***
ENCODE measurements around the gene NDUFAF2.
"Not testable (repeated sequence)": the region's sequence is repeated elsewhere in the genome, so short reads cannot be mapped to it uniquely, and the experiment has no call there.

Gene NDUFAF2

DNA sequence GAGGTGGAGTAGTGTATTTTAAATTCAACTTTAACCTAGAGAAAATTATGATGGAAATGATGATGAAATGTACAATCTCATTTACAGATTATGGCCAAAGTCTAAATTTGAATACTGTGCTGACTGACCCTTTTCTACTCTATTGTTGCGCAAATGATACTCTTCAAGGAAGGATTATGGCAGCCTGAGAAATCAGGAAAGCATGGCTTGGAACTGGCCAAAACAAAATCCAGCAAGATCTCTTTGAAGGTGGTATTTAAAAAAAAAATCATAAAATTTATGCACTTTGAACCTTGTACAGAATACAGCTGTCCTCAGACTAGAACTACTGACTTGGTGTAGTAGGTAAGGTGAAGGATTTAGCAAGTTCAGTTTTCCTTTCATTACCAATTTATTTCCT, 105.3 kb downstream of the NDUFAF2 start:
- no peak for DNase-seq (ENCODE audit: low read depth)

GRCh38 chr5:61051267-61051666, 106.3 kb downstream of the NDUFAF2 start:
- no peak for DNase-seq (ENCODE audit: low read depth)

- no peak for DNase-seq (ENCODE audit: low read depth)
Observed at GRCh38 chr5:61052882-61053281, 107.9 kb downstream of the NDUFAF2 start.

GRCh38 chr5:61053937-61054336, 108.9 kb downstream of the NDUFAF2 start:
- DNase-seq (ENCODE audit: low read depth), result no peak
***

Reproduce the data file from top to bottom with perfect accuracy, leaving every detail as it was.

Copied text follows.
ENCODE measurements around the gene NDUFAF2.
"Not testable (repeated sequence)": the region's sequence is repeated elsewhere in the genome, so short reads cannot be mapped to it uniquely, and the experiment has no call there.

Gene NDUFAF2

DNA sequence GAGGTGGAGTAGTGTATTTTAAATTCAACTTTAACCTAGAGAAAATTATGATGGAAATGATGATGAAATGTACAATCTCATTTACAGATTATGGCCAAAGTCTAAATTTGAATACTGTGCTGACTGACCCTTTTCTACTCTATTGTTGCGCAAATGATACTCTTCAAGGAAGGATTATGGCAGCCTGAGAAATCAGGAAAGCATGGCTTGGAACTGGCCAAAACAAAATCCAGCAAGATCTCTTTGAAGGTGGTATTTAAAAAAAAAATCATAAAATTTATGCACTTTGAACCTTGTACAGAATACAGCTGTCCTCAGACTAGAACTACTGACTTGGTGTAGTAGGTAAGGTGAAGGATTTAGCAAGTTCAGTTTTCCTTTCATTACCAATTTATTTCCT, 105.3 kb downstream of the NDUFAF2 start:
- no peak for DNase-seq (ENCODE audit: low read depth)

GRCh38 chr5:61051267-61051666, 106.3 kb downstream of the NDUFAF2 start:
- no peak for DNase-seq (ENCODE audit: low read depth)

- no peak for DNase-seq (ENCODE audit: low read depth)
Observed at GRCh38 chr5:61052882-61053281, 107.9 kb downstream of the NDUFAF2 start.

GRCh38 chr5:61053937-61054336, 108.9 kb downstream of the NDUFAF2 start:
- DNase-seq (ENCODE audit: low read depth), result no peak